1. Exemptions based on low income: If your income is low enough and you do not need to file a tax return, you do not need to apply for an exemption.  
  2. Exemptions based on coverage gap: If you have a gap in coverage of less than 3 months, you do not need to apply for an exemption.
  3. Exemptions based upon illegal presence in the U.S.: If you are not lawfully present in the U.S., you do not need to apply for an exemption.
If you do not qualify for these exemptions and if you do not have a qualified health insurance plan, here are the fees you will have to pay on your federal tax return. 


October 23, 2014

Age Limits for IRA Contributions

Question:

Up until what age can I contribute to my Traditional IRA or Roth IRA?

Answer:

As long as all other requirements are met, a person can contribute to his or her Traditional IRA until that person reaches the age of 70.5 years.

Roth IRAs are different in that contributions can be made regardless of age; there is no "age limit." 

Although a lengthy document, IRS Publication 590 is a great resource concerning Individual Retirement Arrangements (IRAs).

 

October 22, 2014

Milestone - 200,000 Page Views



Earlier today, we reached 200,000 total page views on this blog! 

In late 2007, Dr. Corey Pfaffe, CPA, began this blog with the purpose of answering financial and tax questions asked by ministers and others serving in Christian ministries. It took us until March 14, 2013 to get 100,000 total page views. Now, only nineteen months after that first milestone, we have reached 200,000 page views.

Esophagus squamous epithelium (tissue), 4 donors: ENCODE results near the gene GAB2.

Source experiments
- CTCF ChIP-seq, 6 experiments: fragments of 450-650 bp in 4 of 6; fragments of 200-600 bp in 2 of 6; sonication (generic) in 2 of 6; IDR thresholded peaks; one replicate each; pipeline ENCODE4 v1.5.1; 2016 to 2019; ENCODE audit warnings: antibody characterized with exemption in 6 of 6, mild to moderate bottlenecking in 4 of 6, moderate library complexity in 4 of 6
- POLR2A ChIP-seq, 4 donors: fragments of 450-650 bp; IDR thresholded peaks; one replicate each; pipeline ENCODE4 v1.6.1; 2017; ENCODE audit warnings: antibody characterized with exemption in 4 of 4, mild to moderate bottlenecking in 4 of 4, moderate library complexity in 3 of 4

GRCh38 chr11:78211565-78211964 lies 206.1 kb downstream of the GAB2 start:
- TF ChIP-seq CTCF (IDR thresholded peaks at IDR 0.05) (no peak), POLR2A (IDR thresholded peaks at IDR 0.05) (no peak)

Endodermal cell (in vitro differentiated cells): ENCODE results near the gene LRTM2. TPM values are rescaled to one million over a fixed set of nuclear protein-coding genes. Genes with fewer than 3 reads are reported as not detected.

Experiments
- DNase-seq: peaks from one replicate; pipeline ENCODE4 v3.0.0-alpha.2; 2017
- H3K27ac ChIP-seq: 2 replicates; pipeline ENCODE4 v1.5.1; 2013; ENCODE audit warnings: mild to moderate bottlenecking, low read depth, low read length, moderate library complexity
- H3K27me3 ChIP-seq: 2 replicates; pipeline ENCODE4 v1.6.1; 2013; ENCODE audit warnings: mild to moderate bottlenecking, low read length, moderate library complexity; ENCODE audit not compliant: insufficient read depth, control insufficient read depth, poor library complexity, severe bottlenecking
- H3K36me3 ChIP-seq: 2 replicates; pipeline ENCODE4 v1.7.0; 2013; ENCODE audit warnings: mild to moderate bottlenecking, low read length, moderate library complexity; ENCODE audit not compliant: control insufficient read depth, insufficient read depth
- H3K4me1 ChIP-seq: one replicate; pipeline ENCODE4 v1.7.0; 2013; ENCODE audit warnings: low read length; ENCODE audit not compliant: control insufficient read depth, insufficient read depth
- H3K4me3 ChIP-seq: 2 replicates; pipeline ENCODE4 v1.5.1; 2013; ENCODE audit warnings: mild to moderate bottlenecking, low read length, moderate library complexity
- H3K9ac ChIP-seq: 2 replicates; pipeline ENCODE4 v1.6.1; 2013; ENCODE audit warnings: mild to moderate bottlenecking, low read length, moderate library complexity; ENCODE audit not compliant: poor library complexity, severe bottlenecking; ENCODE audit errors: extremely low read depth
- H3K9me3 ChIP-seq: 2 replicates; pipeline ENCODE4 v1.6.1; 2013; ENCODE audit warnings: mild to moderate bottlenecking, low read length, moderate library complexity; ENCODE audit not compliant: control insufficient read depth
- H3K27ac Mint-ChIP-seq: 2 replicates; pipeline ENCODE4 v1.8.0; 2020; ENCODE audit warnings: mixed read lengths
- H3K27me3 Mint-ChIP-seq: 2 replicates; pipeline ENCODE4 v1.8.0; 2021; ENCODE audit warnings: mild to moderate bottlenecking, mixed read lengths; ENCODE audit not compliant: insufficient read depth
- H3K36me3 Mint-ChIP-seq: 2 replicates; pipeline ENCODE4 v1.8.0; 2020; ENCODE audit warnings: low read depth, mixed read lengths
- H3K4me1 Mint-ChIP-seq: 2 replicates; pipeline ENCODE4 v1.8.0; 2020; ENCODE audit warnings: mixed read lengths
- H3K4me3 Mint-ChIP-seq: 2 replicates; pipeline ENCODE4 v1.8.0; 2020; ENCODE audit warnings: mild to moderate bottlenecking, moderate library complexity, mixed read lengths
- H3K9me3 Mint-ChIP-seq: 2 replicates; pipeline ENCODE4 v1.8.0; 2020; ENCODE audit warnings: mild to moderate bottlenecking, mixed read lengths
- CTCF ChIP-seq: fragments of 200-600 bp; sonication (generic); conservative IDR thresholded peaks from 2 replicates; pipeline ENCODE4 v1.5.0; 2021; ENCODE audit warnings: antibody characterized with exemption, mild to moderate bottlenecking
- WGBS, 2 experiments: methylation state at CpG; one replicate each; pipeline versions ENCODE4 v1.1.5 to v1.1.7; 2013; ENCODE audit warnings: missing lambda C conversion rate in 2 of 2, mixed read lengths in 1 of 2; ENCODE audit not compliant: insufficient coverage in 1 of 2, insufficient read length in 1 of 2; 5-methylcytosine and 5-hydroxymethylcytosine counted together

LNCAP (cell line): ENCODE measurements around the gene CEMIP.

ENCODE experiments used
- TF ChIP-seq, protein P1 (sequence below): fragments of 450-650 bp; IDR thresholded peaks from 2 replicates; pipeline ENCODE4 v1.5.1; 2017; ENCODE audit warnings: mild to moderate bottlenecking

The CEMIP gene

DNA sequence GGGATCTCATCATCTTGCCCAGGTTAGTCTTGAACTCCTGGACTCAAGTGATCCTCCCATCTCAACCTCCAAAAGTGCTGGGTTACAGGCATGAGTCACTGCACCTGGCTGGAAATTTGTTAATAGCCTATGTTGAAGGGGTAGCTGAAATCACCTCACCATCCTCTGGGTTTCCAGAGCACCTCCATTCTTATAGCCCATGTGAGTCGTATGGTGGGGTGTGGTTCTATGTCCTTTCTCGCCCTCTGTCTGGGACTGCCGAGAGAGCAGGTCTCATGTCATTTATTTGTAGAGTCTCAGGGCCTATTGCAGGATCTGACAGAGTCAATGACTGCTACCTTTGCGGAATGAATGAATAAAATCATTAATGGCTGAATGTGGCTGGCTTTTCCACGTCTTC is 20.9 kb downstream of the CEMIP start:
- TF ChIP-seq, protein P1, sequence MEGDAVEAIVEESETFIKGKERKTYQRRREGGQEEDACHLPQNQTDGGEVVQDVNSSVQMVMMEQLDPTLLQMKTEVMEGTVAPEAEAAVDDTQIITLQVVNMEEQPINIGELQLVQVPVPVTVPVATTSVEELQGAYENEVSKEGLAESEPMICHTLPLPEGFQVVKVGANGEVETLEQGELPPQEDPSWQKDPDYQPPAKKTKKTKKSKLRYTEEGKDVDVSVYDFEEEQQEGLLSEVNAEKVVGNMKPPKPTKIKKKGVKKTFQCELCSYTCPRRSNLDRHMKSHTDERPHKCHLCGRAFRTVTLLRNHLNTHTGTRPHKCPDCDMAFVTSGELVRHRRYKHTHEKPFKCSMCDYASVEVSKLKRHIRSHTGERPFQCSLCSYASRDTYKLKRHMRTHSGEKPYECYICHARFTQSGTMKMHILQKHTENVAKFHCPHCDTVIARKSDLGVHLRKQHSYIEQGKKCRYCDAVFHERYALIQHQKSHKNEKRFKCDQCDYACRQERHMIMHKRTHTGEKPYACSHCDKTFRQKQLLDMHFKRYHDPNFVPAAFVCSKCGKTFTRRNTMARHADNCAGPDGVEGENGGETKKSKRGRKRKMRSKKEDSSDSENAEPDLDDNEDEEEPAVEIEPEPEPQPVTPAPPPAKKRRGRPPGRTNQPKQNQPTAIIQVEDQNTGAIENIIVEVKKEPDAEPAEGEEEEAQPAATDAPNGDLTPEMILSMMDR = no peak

Thank you to everyone who has used this blog and has helped us reach this milestone. We hope that MinistryCPA has been of service to you and that our posts continue to help guide you in ministerial and ministry tax issues. We look forward to serving you in the future and reaching our next milestone!

Corey Pfaffe - CPA, Principal
Tara Watterson - CPA, Senior Accountant
Laurie Pfaffe - Office Administrator
Kyle Kutz - Accounting Associate 

October 17, 2014

Cautions for a Church Serving as a Missions Agency

Question:

Our church is thinking about acting as a missions agency by directly supporting some missionaries. Do you see any concerns with doing this?

Answer:

In the past, we have provided blog posts concerning how churches have chosen to serve as missions agencies. Recently, however, we have deepened our research and discussion concerning this complex topic. Our research and experience has provided some additional cautions about a church taking on the responsibilities of a missions agency. 

Regulations for missionaries continue to become more complex. Unless a church is willing and able to thoroughly research and act in accordance with these regulations, we strongly discourage churches from acting as missions agencies. We fear that either the church or the missionary will not have the expertise to comply with the law. 

Recently, the following topics have added to that complexity:
  • Affordable Care Act
  • Foreign Bank Account Reports (FBARS)
  • Payments to foreign nationals
  • Retirement plans
  • Employee vs. contractor classifications
  • Payments to foreign charities
  • Foreign Account Tax Compliance Act (FATCA)
  • Expense reimbursement plans
Before making a decision to act as a missions agency, we strongly suggest that a church consider contacting us or its own professional advisor.